The biblical sense of justice as setting things right comes into play after the fall, when humans begin to use the power God has given them to seek their own selfish ambitions rather than seeking God’s vision. Shalom, the Hebrew word used to refer to the flourishing of all of God’s creation, involves God, humans, and the rest of creation living together in harmony, wholeness, justice, and delight. The English translation of shalom is “peace,” but that word fails to capture the rich and vibrant life that the Hebrew concept entails. In keeping with God’s intentions, a world that truly embodies shalom is a world of justice and righteousness, with everyone and everything flourishing as a result of living “rightly” - that is, living in accordance with the ways God created them to live and to flourish.” (The Justice Calling, 11-13)

“Even though righteousness can have negative connotations in our culture today - conjuring up images of people who care more about following the rules and laws of the faith than loving others - this could not be further from the biblical intention of righteousness. Biblically speaking, the word righteousness probably better captures the big vision toward which we who are passionate about justice today are aiming. We want to see a world in which all people and all of creation are treated rightly and are given what they need to be able to flourish. This is a vision of abundant life, rather than the scarcity and disorder that comes with injustice. …

The root of the Hebrew word for righteousness, tsedeqah, refers to behavior that is called for based on the relationships between people or between people and God. Righteousness is not about an abstract moral standard to which we need to adhere perfectly but rather about living faithfully in each of our relationships. … Just like justice, righteousness is concerned for the community. (The Justice Calling, 20-21)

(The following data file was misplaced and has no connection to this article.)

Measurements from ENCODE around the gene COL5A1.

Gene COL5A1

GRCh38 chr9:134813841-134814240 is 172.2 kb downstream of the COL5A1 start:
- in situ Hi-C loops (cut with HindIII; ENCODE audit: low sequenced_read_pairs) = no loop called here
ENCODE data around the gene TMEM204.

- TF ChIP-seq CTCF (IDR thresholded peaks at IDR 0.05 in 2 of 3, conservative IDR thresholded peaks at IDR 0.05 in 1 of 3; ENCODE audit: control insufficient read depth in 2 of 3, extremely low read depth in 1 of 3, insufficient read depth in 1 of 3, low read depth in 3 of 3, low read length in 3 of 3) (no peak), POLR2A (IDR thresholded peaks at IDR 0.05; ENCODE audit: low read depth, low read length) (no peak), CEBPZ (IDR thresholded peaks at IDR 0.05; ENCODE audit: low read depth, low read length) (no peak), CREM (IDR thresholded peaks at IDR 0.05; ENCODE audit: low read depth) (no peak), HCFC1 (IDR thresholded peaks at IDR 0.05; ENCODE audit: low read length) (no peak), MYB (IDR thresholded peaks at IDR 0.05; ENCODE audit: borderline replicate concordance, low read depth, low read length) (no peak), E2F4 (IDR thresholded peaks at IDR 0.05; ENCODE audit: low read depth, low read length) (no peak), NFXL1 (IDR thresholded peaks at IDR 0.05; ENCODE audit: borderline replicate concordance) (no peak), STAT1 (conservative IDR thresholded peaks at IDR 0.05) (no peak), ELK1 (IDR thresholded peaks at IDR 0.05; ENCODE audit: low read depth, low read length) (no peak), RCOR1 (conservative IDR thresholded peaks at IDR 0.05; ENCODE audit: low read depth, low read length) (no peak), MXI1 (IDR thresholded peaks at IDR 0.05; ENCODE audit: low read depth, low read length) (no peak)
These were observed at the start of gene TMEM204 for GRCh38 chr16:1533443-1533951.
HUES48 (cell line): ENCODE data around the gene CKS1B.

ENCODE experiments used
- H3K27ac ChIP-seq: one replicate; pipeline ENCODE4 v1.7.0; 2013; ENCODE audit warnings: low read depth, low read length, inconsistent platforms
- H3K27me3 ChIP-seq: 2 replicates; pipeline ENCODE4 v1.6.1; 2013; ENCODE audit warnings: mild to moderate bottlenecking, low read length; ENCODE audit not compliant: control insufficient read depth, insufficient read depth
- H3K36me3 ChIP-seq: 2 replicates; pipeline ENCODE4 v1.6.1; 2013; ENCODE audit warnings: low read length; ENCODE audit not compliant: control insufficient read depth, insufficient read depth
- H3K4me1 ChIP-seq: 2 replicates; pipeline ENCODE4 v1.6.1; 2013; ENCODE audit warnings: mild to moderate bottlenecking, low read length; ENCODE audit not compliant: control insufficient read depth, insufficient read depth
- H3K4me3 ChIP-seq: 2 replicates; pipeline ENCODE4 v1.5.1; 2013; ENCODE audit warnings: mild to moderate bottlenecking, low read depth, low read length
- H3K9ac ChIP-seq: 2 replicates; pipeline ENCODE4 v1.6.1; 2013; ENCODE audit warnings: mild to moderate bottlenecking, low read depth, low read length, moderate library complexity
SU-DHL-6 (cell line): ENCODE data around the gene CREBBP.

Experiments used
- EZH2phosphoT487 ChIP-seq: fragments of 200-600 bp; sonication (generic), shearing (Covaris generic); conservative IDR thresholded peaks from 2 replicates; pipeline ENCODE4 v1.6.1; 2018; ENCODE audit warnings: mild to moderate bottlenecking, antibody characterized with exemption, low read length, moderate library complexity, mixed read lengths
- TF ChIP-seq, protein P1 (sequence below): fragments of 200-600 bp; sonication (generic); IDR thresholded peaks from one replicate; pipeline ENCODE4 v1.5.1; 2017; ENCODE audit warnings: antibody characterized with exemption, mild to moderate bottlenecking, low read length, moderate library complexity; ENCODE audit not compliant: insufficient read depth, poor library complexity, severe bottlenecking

“Scholar and ministry practitioner Amy Sherman notes that biblical righteousness expresses itself in three directions - up, in, and out. Righteousness expresses itself in an upward direction as we live our lives in ways that glorify God and demonstrate our love of God, in humble dependence on God’s grace and Spirit. It expresses itself inwardly as we live with internal holiness and purity, with transformed and purified hearts, and through the grace and transforming work of God in Christ and the Spirit. Righteousness also needs to manifest itself outwardly in righteousness toward others, as we love our neighbors near and far through Jesus Christ and the Spirit.” (The Justice Calling, 21).

“As we live and love with righteousness and justice, we bear witness to God’s kingdom. Shattering our conception of righteousness as having to do with individuals self-righteously living morally perfect lives, Jesus tells us that the righteousness feed the hungry, offer drink to the thirsty, invite in strangers, offer clothes to those in need, look after the sick, and visit the imprisoned. He says that as we do these things, we are serving God himself and living in anticipation of the kingdom of God…”  (The Justice Calling, 133).